The Corridor of Broken Mirrors
Shao Jun Gwen Lee
Lily stood in the corridor of broken mirrors, waiting. He had promised to meet her there at midnight, after his wife had fallen asleep. She looked at her watch: 12.32am. He was late. Footsteps. She turned, in anticipation. But it wasn't him. Lily froze her smile as the heavy-set man squeezed past her, his reflections sliding past like a Humpback whale. She turned away, heard him fumbling for his electronic key; a soft reassuring beep and he was swallowed up by Room 309. One room eliminated and twenty-one to go. 12.59am and still no sign of him. Maybe his wife is an insomniac, Lily thought. She regretted not asking his room number. Why did she pretend that they could still relive the past? And which version of the past was she chasing? She felt small and cheated, a whore waiting for a room. The women were staring back at her with accusing eyes now. Multiple copies of Lily, laughing, smirking, and chastising her as she wilted and made her way back to the streets.
Motivation:As an architect and writer, I am always interested to explore the relationship between space and words. This flash fiction, inspired by a hotel room in Spain, first appeared as an entry on my personal blog.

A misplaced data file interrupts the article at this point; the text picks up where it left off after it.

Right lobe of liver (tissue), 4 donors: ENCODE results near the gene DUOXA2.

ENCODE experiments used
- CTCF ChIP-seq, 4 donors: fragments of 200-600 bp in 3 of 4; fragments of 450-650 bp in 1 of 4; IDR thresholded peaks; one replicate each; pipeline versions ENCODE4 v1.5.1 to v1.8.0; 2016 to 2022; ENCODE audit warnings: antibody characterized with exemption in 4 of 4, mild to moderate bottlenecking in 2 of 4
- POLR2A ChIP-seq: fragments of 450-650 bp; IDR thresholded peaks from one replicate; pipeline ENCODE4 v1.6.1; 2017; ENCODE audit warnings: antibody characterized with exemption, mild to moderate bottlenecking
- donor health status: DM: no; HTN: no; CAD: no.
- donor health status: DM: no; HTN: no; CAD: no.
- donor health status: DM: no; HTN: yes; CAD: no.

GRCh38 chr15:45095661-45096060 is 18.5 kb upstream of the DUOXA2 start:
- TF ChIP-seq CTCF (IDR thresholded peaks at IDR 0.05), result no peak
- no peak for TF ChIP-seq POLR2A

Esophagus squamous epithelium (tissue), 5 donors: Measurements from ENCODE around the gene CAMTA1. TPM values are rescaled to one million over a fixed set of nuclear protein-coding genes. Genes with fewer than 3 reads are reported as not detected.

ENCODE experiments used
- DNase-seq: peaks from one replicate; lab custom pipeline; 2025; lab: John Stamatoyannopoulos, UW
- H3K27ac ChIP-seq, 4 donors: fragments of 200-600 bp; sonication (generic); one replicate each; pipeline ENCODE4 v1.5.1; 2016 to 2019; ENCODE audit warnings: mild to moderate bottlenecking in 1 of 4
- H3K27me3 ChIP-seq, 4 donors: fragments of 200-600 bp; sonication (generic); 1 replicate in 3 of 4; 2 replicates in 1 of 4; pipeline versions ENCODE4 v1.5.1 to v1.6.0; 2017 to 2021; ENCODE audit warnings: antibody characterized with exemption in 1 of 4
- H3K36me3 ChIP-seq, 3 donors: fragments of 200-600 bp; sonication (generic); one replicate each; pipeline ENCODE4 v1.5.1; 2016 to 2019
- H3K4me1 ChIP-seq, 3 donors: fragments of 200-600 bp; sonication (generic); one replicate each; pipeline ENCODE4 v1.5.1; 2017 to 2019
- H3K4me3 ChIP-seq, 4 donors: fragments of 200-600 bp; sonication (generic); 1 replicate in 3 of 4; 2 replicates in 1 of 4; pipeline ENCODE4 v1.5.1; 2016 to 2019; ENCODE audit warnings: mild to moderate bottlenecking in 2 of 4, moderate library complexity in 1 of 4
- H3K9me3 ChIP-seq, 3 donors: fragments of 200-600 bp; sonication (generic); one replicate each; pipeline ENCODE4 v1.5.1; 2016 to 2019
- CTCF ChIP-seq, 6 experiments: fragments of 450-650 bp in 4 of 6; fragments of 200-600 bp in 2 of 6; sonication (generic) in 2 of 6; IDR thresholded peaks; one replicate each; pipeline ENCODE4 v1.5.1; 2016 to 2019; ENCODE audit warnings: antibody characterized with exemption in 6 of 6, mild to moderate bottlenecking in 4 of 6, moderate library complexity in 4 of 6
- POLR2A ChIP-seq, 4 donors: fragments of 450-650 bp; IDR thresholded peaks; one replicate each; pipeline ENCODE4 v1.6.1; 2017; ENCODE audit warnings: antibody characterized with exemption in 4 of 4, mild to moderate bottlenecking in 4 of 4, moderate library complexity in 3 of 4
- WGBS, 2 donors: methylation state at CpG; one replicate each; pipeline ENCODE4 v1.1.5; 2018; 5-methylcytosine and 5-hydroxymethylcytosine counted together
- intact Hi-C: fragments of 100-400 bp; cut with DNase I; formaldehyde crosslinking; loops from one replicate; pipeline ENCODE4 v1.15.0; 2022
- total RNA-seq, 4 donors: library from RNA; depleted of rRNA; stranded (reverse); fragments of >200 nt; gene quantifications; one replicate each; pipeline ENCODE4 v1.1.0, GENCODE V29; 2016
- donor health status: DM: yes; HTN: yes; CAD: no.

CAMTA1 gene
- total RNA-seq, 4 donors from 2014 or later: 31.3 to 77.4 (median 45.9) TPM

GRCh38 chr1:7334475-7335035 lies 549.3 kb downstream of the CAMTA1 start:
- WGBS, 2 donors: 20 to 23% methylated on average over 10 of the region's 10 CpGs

Bio: I am a Boston-based Singaporean author of the non-fiction book—City of Waves: VivoCity. Trained as an architect in Britain, I began my writing career after receiving a grant from the National Arts Council of England. Since then, I have published my works in several design books and periodicals, as well as the Asia Literary Review. I am also the editor-at-large of the Singapore Architect magazine, having previously worked as a manga artist, a Japanese translator, a theatre manager and a humor columnist. Currently, I am working on my first novel with support from the National Arts Council of Singapore.